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For Immediate Release

Contact: 

Bob Biersack

December 5, 2007

George Smaragdis

Michelle Ryan

 

FEC Collects $234,405 in Administrative Fines
from 185 Committees

WASHINGTON -- The Federal Election Commission (FEC/the Commission) has fined 185 political committees a total of $234,405 in civil penalties for filing late campaign finance reports or failing to file at all.*  Most of the cases involved reports filed with the Commission in 2005 and 2006.  Since its inception in 2000, the FEC has collected $2,148,633 in civil penalties for 1,596 cases processed under the Commission’s Administrative Fine Program.

      The Administrative Fine Program has a two-fold purpose: to free critical Commission resources for more important and complex enforcement efforts, and to reduce the number of financial reports filed late or not at all.  The program encompasses a range of civil money penalties set high enough to discourage committees from considering them an acceptable ‘cost of doing business’, but not so high as to be exorbitant.

      Monetary penalties are determined by the number of days late, the amount of financial activity involved, and any prior penalties for reporting violations. Election sensitive reports (reports and notices filed immediately prior to an election) receive higher penalties.  Additional information about the Administrative Fine Program is available on the FEC website at http://www.fec.gov/af/af.shtml.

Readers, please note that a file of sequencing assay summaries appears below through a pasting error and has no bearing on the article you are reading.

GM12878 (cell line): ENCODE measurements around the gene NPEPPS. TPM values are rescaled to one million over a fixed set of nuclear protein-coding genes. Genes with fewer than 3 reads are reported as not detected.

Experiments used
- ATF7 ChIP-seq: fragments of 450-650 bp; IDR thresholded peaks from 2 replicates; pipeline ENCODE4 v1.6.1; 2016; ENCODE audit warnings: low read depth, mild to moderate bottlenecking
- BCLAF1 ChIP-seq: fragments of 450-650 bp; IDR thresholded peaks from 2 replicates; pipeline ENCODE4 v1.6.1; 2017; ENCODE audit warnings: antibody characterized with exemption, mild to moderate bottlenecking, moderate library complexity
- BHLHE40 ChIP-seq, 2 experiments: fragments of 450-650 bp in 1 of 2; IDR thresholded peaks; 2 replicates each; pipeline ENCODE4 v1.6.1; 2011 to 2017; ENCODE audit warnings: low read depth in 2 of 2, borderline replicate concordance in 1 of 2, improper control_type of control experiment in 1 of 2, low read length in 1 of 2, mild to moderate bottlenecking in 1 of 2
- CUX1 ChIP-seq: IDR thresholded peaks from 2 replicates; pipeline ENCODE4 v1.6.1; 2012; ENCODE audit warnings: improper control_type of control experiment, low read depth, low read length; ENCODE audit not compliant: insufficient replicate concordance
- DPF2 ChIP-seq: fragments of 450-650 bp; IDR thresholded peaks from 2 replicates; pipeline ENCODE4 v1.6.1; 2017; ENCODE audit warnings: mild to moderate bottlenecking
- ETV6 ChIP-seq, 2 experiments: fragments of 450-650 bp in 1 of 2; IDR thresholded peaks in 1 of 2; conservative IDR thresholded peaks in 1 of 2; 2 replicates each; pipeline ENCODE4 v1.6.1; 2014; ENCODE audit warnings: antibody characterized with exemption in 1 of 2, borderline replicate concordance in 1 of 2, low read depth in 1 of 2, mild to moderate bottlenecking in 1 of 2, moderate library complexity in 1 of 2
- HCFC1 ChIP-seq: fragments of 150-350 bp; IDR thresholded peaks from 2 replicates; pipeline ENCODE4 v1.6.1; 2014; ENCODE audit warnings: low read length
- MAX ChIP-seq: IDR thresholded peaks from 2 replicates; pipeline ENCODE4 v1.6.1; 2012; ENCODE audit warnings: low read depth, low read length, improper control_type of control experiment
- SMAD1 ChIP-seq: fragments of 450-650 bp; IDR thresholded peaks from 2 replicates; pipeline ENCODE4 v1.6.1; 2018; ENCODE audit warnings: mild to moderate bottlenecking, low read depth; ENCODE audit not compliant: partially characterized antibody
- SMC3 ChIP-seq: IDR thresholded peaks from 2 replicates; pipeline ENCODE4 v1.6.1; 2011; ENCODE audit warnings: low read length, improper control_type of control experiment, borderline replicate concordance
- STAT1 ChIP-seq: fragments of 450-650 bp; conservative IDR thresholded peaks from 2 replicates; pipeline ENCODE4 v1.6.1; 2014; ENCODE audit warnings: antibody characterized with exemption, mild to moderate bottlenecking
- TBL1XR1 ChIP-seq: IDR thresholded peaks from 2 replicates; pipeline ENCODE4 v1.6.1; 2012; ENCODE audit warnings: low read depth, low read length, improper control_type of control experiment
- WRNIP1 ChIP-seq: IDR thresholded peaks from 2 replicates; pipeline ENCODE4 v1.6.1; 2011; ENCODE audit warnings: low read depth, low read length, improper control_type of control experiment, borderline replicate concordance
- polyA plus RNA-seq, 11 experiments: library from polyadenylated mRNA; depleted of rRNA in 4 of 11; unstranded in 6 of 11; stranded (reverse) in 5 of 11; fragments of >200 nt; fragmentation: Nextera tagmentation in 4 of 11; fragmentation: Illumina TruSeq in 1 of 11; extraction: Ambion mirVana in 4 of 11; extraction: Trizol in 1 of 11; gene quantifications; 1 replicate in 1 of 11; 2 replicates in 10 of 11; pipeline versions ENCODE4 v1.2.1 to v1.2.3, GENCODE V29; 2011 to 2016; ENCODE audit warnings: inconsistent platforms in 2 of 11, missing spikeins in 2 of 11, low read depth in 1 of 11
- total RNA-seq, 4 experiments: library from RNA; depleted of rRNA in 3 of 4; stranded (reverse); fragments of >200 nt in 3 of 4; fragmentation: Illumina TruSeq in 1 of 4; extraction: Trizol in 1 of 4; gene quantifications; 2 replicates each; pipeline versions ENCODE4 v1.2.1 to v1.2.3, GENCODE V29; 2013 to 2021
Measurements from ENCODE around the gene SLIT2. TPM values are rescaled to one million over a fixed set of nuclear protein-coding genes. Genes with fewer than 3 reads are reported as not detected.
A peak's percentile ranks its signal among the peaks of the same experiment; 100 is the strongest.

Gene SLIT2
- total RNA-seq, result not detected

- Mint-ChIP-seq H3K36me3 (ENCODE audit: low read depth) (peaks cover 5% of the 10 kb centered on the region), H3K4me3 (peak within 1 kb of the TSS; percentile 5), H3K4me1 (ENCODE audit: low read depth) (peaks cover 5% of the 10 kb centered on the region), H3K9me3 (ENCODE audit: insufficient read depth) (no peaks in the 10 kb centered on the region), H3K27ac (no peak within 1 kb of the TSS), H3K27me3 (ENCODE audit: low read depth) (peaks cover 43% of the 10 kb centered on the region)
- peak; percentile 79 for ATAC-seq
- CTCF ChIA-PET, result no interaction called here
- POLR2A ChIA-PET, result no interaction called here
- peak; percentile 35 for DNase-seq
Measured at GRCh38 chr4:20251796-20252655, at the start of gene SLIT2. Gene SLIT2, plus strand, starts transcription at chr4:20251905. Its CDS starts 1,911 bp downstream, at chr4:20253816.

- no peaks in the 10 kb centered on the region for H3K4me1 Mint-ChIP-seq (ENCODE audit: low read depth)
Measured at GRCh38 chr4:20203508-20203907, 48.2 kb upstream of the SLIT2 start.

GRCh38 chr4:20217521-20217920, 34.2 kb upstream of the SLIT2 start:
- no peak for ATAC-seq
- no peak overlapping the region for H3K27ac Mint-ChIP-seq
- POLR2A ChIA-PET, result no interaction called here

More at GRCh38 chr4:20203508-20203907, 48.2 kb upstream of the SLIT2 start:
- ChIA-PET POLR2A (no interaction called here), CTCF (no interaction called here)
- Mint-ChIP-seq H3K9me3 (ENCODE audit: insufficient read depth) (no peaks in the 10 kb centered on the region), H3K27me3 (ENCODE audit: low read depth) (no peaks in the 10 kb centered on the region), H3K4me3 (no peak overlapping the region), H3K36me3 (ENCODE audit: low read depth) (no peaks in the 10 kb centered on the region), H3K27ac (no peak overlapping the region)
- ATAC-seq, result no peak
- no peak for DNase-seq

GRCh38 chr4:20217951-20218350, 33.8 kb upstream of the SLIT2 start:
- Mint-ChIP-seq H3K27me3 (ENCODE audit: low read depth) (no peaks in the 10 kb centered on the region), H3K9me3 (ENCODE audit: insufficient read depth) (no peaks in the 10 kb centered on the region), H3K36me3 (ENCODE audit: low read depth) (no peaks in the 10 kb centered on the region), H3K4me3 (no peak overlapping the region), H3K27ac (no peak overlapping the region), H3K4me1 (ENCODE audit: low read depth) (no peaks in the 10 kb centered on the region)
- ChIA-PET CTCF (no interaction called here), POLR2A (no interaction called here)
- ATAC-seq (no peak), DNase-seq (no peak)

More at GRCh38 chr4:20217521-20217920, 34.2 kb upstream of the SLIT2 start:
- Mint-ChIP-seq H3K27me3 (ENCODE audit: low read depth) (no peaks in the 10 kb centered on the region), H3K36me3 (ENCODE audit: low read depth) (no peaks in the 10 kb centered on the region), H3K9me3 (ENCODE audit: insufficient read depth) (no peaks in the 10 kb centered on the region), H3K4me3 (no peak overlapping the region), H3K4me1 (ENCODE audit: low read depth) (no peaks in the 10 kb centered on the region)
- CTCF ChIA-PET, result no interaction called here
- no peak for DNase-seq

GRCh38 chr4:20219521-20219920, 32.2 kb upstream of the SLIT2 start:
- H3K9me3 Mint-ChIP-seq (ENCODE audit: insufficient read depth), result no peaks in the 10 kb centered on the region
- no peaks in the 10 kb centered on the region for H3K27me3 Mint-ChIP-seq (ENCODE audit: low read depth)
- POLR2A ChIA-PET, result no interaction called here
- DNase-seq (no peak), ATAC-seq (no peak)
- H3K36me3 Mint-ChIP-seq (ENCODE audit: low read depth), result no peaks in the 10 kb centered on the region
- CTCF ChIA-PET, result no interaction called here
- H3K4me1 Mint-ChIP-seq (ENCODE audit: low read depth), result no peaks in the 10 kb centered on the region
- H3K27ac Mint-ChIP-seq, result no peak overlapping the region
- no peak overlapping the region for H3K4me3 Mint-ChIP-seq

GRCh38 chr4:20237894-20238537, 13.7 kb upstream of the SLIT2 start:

Tables attached to this release contain summary information on cases closed after June of this year.  Publicly available documents for completed Administrative Fines cases are also available in the Commission’s Press and Public Records Offices.

Campaign Committees [excel] [pdf]

PAC/Party Committees [excel] [pdf]

*Late filers are those committees filing non-election sensitive reports after the due date, but within 30 days of the due date and/or filing election sensitive reports after the due date, but prior to four days before the election. Non-filers are committees that have either not filed a report or filed a report after the parameters outlined above.

The Federal Election Commission (FEC) is an independent regulatory agency that administers and enforces federal campaign finance laws. The FEC has jurisdiction over the financing of campaigns for the U.S. House, the U.S. Senate, the Presidency and the Vice Presidency. Established in 1975, the FEC is composed of six Commissioners who are nominated by the President and confirmed by the U.S. Senate.

 

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